Many people have a general idea of how to take care of their personal finances but when it comes to conducting a personal finance audit, they are in the dark. Along with the necessary checks on your personal credit report and score, it can be helpful to run some personal audits now and then to help you stay focused and on track with your financial goals. Below are five simple steps you can take to help you self-audit as well as monitor credit scores and reports.
Have a Goal in Mind When You Start
A self-audit is meant to give you insight into a certain aspect of your financial situation. Without having a goal in mind when you begin, you will not know how to look at the data you gather and you will not be able to accurately apply it to your current and long-term goals. Sometimes the goals may be focused more toward looking at your expense records to see where you can cut back. Other times, the focus may be on profits, losses, or other aspects of your personal finances. Once you have your goals in place and at the forefront of your mind, you can look at the data you collect and know how to best interpret and apply it. You will also know if any credit checksare in order, if bank calls need to be made, and if any important issues need to be addressed.
Plan Ahead for the IRS
Doing a personal audit can also help you avoid some of the hot areas that will often get flagged for audits by the IRS. One of the most common of these is simply failing to report all income that is taxable. Doing a personal finance audit can help you have all income sources on hand and easily accessible so that you are less likely to forget or overlook something when the time comes to fill out the yearly paperwork for the IRS. These and other benefits await you when you buckle down and start doing your own self-auditing.
Be Honest With the Audit
It’s important to be honest in your self-audit. Avoiding issues and glossing over known problem areas will only make things worse. Checking your free credit score and report for any issues or to check on the status of known issues is an important part of this process. Many people do monthly audits of their financial situation so they can see patterns that begin to emerge and know when the lean times will be in the future. Above all, you must be honest with yourself. If there are things you do not like about your results, then see what you can do to fix them. Burying your head in the sand like an ostrich will do nothing but make the issues worse down the road.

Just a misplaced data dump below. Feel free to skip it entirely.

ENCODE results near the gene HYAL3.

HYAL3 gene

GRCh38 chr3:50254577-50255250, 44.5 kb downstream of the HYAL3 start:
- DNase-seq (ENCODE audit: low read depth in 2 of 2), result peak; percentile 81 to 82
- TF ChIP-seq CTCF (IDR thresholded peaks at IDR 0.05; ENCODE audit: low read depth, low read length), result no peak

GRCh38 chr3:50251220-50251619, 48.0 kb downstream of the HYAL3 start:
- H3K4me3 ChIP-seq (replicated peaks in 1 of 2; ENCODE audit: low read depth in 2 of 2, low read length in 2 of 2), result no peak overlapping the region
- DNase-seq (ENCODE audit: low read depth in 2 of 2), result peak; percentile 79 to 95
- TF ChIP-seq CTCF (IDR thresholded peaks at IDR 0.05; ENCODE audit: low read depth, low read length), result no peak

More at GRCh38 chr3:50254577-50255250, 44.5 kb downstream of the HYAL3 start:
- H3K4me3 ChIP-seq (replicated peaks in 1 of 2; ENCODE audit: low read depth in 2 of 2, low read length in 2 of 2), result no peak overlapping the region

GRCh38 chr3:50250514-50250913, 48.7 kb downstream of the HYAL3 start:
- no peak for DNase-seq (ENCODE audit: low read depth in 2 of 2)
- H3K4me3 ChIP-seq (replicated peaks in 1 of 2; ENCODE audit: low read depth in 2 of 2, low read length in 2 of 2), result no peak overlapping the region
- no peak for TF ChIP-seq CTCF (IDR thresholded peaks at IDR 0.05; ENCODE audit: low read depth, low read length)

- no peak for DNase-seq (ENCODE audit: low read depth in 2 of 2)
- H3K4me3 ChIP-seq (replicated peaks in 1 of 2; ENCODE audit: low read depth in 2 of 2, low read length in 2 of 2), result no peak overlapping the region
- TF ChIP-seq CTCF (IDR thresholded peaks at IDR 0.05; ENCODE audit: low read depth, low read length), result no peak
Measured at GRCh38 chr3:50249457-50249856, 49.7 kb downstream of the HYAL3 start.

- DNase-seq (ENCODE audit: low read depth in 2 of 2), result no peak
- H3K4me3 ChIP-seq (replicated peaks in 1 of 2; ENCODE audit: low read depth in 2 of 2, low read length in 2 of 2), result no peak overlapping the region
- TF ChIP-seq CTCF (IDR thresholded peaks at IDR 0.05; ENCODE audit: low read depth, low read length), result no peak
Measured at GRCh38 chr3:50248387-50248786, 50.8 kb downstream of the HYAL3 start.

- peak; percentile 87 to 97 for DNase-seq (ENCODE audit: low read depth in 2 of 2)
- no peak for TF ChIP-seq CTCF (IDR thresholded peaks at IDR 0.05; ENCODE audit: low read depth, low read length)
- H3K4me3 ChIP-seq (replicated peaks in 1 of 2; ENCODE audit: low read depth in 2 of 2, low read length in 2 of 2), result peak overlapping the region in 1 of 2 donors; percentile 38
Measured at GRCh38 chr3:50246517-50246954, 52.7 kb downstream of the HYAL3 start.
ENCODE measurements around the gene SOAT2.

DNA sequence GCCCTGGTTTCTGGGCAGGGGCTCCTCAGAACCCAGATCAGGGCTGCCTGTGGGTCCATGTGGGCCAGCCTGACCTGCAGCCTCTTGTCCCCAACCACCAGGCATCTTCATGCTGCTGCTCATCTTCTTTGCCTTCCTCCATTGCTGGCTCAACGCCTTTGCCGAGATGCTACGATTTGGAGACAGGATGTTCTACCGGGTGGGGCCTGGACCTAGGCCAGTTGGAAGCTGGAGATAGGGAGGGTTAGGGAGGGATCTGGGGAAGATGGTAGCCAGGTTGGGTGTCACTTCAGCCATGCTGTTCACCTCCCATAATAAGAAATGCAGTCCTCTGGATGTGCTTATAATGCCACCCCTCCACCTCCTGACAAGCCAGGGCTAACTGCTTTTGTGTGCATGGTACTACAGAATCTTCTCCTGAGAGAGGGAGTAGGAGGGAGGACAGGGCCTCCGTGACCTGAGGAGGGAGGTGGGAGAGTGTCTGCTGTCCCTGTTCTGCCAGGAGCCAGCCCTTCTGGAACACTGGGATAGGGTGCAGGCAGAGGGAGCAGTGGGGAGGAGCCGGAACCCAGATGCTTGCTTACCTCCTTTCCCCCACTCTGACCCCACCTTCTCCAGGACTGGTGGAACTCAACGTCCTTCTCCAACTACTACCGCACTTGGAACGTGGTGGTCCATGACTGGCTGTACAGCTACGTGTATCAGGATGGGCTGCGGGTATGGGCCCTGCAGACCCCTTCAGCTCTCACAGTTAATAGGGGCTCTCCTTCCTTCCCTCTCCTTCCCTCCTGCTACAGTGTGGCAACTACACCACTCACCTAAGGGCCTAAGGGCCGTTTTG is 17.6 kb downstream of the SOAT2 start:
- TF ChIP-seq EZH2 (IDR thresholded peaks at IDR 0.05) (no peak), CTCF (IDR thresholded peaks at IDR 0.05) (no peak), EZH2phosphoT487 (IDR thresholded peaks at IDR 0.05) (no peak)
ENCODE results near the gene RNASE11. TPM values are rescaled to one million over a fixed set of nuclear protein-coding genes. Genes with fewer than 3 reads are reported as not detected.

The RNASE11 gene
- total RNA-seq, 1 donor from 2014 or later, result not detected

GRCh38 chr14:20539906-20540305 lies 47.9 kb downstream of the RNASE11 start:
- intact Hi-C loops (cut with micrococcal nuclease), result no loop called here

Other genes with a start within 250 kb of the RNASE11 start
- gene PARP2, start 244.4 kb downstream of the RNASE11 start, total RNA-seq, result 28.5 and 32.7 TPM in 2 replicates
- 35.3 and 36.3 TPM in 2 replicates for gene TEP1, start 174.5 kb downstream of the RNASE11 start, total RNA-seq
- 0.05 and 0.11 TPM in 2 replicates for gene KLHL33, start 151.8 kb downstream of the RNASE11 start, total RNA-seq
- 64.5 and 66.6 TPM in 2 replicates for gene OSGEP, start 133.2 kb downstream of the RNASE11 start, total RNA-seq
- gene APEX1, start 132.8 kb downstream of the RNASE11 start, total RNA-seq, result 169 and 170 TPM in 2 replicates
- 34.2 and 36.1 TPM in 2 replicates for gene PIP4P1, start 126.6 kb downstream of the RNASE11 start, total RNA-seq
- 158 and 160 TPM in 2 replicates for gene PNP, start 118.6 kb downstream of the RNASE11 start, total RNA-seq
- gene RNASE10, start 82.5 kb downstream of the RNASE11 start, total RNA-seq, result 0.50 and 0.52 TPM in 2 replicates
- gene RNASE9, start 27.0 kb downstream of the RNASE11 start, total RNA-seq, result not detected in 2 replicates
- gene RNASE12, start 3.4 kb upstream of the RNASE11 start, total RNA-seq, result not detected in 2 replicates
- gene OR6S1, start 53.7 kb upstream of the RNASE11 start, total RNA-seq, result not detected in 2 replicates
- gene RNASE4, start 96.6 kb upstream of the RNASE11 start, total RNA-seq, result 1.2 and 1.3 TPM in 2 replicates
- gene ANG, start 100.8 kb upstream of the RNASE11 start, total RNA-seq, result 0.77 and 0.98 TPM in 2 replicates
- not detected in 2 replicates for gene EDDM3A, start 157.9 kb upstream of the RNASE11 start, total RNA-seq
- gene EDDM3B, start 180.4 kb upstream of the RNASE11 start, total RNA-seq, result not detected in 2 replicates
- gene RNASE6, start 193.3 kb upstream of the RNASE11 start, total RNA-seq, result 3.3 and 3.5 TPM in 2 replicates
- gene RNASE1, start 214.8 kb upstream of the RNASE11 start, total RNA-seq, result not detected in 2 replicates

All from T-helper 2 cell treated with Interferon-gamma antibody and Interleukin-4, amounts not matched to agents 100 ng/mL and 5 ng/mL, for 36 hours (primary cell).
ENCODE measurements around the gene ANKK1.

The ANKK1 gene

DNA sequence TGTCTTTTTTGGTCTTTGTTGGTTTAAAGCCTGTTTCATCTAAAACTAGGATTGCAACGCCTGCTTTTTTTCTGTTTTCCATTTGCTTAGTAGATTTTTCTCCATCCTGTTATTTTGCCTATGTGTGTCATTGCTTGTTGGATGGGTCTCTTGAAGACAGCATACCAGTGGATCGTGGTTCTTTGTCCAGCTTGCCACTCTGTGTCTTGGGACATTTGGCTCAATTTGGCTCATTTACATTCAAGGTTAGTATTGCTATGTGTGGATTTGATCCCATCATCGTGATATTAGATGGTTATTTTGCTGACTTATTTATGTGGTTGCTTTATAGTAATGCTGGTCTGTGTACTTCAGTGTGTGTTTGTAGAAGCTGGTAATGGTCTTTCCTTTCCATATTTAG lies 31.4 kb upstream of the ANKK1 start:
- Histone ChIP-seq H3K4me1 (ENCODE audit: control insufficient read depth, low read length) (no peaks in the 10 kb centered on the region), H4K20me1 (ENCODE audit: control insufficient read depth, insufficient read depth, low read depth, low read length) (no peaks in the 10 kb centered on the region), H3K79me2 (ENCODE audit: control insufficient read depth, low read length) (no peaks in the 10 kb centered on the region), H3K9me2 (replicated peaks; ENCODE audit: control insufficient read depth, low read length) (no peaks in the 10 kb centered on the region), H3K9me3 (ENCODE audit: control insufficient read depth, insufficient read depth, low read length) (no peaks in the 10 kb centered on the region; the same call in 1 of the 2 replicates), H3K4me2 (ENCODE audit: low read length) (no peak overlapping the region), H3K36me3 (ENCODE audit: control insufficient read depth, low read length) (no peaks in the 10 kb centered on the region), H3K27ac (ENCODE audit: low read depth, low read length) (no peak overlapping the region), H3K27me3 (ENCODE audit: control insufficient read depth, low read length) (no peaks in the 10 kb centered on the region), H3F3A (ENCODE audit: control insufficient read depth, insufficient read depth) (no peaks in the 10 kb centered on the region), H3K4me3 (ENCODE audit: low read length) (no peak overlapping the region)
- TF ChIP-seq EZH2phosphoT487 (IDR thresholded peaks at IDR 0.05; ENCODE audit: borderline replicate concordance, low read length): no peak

Deciding What You Can Take Away From the Audit
Sometime this is easy to do, such as when you are faced with glaring issues such as frivolous spending or a lack of savings. Other times it is a more subtle issue that needs looking into. This where you have to get creative and look at the things you can change and how you can go about protecting your credit, improving your credit, and sharpening your financial skills. This aspect of the auditing process is especially important for those who are self-employed and want to avoid getting letters from creditors, lenders, and the IRS.
Continuing the Trend
Once you have your results, the logical thing to do would be to take what you have learned and apply it. A self-audit does little to help if you do not apply what you have learned and change things that need to be changed. In the world of credit checks, audits, and financial insecurity, you must do everything within your power to help yourself succeed. Many people understand the basics of taking care of their personal finances but when it comes to conducting a financialself-audit, they are lost. This does not have to be the case for you as it is easy to see how a self-audit can help you get back on track and see where you stand financially.